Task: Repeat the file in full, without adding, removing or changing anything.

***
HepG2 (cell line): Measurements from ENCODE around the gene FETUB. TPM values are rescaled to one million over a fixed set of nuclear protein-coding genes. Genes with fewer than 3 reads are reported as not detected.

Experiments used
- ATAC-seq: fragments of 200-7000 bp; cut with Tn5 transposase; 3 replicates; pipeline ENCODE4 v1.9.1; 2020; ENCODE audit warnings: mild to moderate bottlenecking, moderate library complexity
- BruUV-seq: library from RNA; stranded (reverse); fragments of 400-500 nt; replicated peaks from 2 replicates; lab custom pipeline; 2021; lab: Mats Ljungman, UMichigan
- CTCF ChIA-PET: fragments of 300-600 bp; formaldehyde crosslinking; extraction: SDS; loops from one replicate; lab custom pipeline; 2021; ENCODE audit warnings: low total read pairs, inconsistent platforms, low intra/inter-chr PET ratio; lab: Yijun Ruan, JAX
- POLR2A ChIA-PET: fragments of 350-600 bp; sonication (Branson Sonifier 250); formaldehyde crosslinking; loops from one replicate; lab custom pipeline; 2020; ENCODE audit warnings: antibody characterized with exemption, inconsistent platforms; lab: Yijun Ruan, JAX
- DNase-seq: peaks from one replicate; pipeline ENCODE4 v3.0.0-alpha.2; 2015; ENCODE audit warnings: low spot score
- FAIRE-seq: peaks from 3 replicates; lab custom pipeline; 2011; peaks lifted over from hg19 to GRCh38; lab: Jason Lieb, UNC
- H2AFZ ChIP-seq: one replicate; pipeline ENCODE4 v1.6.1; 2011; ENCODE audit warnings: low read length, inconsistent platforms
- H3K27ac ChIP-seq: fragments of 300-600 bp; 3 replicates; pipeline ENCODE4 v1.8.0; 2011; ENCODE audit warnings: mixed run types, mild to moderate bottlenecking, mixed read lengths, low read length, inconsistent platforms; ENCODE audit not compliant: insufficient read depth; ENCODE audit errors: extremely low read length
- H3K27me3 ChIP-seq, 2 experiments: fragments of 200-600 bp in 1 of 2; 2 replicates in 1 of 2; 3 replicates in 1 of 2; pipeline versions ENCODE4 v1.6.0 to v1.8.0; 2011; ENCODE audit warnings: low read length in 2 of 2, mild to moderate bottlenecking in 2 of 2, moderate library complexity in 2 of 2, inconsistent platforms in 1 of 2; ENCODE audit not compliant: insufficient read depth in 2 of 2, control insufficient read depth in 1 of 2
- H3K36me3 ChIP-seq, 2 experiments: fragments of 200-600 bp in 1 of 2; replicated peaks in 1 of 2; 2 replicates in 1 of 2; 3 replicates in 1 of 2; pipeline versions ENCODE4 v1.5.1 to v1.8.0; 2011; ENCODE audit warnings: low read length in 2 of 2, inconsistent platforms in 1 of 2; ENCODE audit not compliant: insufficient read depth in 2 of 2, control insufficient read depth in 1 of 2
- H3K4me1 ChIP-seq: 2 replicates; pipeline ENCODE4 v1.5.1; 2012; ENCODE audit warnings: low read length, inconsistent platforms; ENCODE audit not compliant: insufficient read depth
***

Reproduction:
HepG2 (cell line): Measurements from ENCODE around the gene FETUB. TPM values are rescaled to one million over a fixed set of nuclear protein-coding genes. Genes with fewer than 3 reads are reported as not detected.

Experiments used
- ATAC-seq: fragments of 200-7000 bp; cut with Tn5 transposase; 3 replicates; pipeline ENCODE4 v1.9.1; 2020; ENCODE audit warnings: mild to moderate bottlenecking, moderate library complexity
- BruUV-seq: library from RNA; stranded (reverse); fragments of 400-500 nt; replicated peaks from 2 replicates; lab custom pipeline; 2021; lab: Mats Ljungman, UMichigan
- CTCF ChIA-PET: fragments of 300-600 bp; formaldehyde crosslinking; extraction: SDS; loops from one replicate; lab custom pipeline; 2021; ENCODE audit warnings: low total read pairs, inconsistent platforms, low intra/inter-chr PET ratio; lab: Yijun Ruan, JAX
- POLR2A ChIA-PET: fragments of 350-600 bp; sonication (Branson Sonifier 250); formaldehyde crosslinking; loops from one replicate; lab custom pipeline; 2020; ENCODE audit warnings: antibody characterized with exemption, inconsistent platforms; lab: Yijun Ruan, JAX
- DNase-seq: peaks from one replicate; pipeline ENCODE4 v3.0.0-alpha.2; 2015; ENCODE audit warnings: low spot score
- FAIRE-seq: peaks from 3 replicates; lab custom pipeline; 2011; peaks lifted over from hg19 to GRCh38; lab: Jason Lieb, UNC
- H2AFZ ChIP-seq: one replicate; pipeline ENCODE4 v1.6.1; 2011; ENCODE audit warnings: low read length, inconsistent platforms
- H3K27ac ChIP-seq: fragments of 300-600 bp; 3 replicates; pipeline ENCODE4 v1.8.0; 2011; ENCODE audit warnings: mixed run types, mild to moderate bottlenecking, mixed read lengths, low read length, inconsistent platforms; ENCODE audit not compliant: insufficient read depth; ENCODE audit errors: extremely low read length
- H3K27me3 ChIP-seq, 2 experiments: fragments of 200-600 bp in 1 of 2; 2 replicates in 1 of 2; 3 replicates in 1 of 2; pipeline versions ENCODE4 v1.6.0 to v1.8.0; 2011; ENCODE audit warnings: low read length in 2 of 2, mild to moderate bottlenecking in 2 of 2, moderate library complexity in 2 of 2, inconsistent platforms in 1 of 2; ENCODE audit not compliant: insufficient read depth in 2 of 2, control insufficient read depth in 1 of 2
- H3K36me3 ChIP-seq, 2 experiments: fragments of 200-600 bp in 1 of 2; replicated peaks in 1 of 2; 2 replicates in 1 of 2; 3 replicates in 1 of 2; pipeline versions ENCODE4 v1.5.1 to v1.8.0; 2011; ENCODE audit warnings: low read length in 2 of 2, inconsistent platforms in 1 of 2; ENCODE audit not compliant: insufficient read depth in 2 of 2, control insufficient read depth in 1 of 2
- H3K4me1 ChIP-seq: 2 replicates; pipeline ENCODE4 v1.5.1; 2012; ENCODE audit warnings: low read length, inconsistent platforms; ENCODE audit not compliant: insufficient read depth